To complete the book took several years of dedicated work, and a terrific team. Jason Landry, Phillip Prodger, and, of course, Harold and the Feinstein Dream Team (Judith and Cherie) were the core drivers of the project.

PDN best photo book 2013The story behind how it came about is quite unique and I wrote about it in my foreword to the book.

“I’m driving back from Merrimac, Massachusetts to my home in Boston and my head is swimming. I’ve just seen hundreds (perhaps it was thousands) of prints and contact sheets taken by a photographer that until a few months ago I knew nothing about.

The photographer’s name is Harold Feinstein.

Is Harold’s work as remarkable as I think it is? Are the photos as important as I think they are? How can I insure that people get to see them?

I’ve collected fine art photography for over 40 years and I think my judgment of quality is pretty sound, but I’m smart enough to know that it’s prudent to have someone you trust confirm your opinion. One week later I am back in Merrimac looking at Harold’s black and white prints with the one friend whose eye I trust emphatically.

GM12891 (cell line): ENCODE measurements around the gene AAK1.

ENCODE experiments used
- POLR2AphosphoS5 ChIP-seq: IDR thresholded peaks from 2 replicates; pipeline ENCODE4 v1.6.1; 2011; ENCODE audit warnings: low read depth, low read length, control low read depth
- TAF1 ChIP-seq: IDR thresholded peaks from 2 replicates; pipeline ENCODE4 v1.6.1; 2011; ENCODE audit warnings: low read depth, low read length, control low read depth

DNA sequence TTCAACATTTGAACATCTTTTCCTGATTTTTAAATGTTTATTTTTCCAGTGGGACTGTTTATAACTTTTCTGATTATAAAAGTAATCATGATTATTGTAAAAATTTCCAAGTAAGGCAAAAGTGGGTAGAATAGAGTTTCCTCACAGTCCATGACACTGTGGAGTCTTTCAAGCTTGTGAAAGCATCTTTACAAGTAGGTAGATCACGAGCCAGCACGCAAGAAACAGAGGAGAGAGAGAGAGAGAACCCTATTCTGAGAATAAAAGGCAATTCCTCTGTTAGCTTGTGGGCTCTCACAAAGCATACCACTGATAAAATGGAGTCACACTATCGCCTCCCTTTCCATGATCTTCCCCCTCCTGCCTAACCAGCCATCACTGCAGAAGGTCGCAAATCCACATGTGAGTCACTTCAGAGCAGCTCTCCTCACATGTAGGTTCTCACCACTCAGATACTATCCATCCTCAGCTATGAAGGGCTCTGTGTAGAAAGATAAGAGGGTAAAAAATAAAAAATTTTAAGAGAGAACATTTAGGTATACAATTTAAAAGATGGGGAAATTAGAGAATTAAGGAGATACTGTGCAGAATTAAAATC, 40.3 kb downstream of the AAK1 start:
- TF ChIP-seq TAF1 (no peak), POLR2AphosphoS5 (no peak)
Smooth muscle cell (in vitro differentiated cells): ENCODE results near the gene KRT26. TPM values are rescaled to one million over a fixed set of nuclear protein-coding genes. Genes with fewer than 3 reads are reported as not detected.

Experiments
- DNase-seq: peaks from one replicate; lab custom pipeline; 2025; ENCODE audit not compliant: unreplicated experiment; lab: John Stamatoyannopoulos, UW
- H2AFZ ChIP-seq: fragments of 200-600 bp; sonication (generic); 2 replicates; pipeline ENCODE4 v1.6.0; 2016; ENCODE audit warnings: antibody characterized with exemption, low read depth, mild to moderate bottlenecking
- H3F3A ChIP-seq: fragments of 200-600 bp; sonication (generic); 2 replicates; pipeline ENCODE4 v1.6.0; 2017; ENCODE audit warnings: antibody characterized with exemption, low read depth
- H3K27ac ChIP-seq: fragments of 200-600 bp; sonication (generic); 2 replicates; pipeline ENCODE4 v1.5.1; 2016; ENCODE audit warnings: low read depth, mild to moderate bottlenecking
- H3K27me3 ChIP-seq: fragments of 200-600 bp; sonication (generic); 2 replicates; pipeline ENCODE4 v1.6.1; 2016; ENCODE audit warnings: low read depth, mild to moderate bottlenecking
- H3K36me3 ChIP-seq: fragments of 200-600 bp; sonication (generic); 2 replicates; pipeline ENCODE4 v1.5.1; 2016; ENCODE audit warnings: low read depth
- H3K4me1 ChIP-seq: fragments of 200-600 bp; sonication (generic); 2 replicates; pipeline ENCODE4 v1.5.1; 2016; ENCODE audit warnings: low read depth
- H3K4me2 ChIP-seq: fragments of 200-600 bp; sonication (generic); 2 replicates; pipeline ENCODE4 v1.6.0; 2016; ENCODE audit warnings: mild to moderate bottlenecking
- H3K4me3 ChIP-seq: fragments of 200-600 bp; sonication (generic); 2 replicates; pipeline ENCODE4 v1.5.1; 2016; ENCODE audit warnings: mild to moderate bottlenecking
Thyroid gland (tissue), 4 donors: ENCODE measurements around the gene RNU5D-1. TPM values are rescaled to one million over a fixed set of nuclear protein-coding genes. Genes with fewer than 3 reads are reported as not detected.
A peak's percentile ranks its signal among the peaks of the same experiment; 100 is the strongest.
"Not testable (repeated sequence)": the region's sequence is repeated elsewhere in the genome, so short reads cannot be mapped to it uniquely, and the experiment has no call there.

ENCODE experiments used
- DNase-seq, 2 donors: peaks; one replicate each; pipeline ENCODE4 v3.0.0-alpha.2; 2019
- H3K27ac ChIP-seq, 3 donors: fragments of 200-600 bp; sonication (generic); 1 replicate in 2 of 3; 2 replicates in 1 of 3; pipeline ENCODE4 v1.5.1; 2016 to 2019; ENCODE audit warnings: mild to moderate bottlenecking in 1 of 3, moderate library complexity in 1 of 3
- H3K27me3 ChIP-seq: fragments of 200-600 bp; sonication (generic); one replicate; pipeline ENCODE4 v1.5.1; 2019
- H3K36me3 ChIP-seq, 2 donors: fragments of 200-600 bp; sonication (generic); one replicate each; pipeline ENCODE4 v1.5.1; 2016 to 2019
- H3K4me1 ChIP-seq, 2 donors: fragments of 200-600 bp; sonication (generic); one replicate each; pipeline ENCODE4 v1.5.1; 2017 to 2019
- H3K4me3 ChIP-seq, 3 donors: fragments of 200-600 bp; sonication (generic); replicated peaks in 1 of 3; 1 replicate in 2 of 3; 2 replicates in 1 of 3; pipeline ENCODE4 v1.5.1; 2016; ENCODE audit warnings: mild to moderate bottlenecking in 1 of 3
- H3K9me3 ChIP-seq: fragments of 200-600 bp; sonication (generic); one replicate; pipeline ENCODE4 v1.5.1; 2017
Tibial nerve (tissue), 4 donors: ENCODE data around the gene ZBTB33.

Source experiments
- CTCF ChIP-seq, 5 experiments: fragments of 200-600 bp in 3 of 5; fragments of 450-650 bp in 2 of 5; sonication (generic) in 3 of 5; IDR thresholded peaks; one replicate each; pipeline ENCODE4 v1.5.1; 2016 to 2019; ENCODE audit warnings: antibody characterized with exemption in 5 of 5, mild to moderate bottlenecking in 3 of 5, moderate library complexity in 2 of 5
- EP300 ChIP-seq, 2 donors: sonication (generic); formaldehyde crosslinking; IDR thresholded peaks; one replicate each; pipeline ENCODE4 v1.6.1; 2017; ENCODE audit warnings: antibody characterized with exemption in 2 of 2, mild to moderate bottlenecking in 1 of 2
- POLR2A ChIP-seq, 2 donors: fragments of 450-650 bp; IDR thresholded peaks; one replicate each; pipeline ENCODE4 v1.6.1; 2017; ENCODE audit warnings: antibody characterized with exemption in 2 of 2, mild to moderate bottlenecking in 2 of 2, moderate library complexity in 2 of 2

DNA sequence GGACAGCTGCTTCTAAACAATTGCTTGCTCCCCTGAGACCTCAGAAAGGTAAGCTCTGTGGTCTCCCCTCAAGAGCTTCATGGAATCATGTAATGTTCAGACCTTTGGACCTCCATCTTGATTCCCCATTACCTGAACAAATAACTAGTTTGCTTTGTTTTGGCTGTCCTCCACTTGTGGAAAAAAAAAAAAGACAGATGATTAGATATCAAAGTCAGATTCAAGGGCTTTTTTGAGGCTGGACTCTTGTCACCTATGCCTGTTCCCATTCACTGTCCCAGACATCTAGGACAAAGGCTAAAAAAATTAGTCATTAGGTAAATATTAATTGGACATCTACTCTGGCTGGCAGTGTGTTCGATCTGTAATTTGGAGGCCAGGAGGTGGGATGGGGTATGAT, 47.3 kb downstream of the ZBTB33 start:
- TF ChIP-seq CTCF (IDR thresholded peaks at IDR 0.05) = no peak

This time, on the drive back to Boston, both our heads are swimming. It turns out we both saw the same brilliant qualities in Harold’s work.

A few years have passed and a dedicated team of Harold’s admirers has worked hard to put together the book you are holding. This book is not meant to be an all-inclusive catalog of Harold’s six decades of black and white work – it would take a much larger and heavier volume to accomplish that – but we hope that these 80 images will give you a sense of the wonder and inspiration we see at the heart of Harold’s work.”